Agriculture Adaptation in Haor Basin

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Abstract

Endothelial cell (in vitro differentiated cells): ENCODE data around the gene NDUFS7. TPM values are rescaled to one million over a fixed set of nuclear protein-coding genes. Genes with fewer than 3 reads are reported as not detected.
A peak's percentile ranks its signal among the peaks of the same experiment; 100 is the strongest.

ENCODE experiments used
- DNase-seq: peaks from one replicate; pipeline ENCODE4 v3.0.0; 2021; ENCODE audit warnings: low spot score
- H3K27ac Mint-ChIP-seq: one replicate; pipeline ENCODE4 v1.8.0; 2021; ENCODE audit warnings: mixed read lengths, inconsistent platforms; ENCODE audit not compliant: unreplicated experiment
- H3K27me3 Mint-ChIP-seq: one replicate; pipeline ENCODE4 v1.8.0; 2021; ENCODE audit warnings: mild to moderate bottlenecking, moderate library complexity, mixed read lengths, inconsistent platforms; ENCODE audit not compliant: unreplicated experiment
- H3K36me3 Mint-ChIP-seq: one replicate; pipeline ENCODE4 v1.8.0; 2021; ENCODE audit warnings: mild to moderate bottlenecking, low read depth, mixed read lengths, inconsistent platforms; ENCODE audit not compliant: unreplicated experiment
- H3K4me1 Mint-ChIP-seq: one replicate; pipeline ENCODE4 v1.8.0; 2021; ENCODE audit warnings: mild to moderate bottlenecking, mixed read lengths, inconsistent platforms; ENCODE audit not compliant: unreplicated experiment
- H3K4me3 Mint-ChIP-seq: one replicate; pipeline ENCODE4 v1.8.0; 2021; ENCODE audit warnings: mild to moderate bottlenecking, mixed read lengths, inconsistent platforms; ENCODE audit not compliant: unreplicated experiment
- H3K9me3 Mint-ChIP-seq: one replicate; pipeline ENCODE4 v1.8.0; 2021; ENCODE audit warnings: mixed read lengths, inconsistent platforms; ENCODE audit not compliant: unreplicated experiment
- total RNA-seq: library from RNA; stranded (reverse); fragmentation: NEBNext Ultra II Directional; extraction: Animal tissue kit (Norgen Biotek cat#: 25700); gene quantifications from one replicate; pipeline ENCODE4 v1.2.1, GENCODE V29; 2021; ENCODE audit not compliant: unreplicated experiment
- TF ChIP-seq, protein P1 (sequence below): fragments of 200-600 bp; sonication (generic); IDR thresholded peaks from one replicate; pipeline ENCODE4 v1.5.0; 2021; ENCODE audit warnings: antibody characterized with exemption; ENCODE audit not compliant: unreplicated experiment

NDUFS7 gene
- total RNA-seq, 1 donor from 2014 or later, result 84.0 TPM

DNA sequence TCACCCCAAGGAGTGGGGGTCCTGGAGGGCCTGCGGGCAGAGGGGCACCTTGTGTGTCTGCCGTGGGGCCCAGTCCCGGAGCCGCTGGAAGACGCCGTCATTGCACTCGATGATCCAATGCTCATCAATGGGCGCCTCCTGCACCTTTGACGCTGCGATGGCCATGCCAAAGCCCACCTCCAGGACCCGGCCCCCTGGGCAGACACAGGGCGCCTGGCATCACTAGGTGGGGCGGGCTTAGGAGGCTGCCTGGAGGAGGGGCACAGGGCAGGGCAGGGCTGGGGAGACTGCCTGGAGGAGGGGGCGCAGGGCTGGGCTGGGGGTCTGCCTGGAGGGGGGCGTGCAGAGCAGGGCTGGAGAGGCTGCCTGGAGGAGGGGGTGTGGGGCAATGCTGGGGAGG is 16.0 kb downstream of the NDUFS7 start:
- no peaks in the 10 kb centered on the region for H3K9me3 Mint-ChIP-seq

This chapter attempts to capture the dynamics of hydrological regime and agricultural adaptation issues in the face of changing climate and its variability in the context of the wetland ecosystem locally known as haor. Since haor basin is geographically located at the foothill of Assam and Meghalaya is subject to high risk being hinterland of the highest rainfall zone globally. Climate change has created two prong adverse impacts particularly on agricultural cycle as damage risk increased at the beginning of seeding stage if land is not water free due to late monsoon rain and at the harvesting time early flash flood in pre-monsoon. The changing trend of climate induced hydrological regime associated with variability in the pattern and severity of rainfall triggering early and irregular flash flood in haor basin. Study finding reveals the fact that such risk in agricultural sector is increasing significantly as available days for cultivation is reduced on an average by 10–15 days compared to 30 years back, while the high yielding rice varieties cultivated at present are of longer duration compared to the local varieties. In response to this changed hydrological regime, farmers need to adapt with quick growing, diversified climate resilient cropping pattern and new adaptive technologies. Particularly, need of the time is to adapt with short duration rice variety along with high value quick growing horticulture and alternative inter cropping approach as a risk proof measures. Cropping on floating beds is found potential to create opportunity of double cropping in a single year, which would increase the livelihood opportunity for farmers in haor areas. Strategic development intervention for haor area aimed at transformational change should consider (a) climate and disaster resilient water management including advanced early warning system linked to remote vulnerable communities; (b) de-leasing haor ecosystem and ensure establishment of fish sanctuary at the dry season water body; (c) declare study based delineated area suitable for common pool resources (CPR) to be managed by the poor and marginalized people based on key principles of wise use of natural resources and improve ecosystem services; and (d) agricultural development including adaptive diversified crop and horticulture, development of fisheries and livestock for food security. Accessibility, availability and entitlement security of the poor haor community could be arranged through broad based engagement in participatory planning and management system as well as ownership in development initiatives.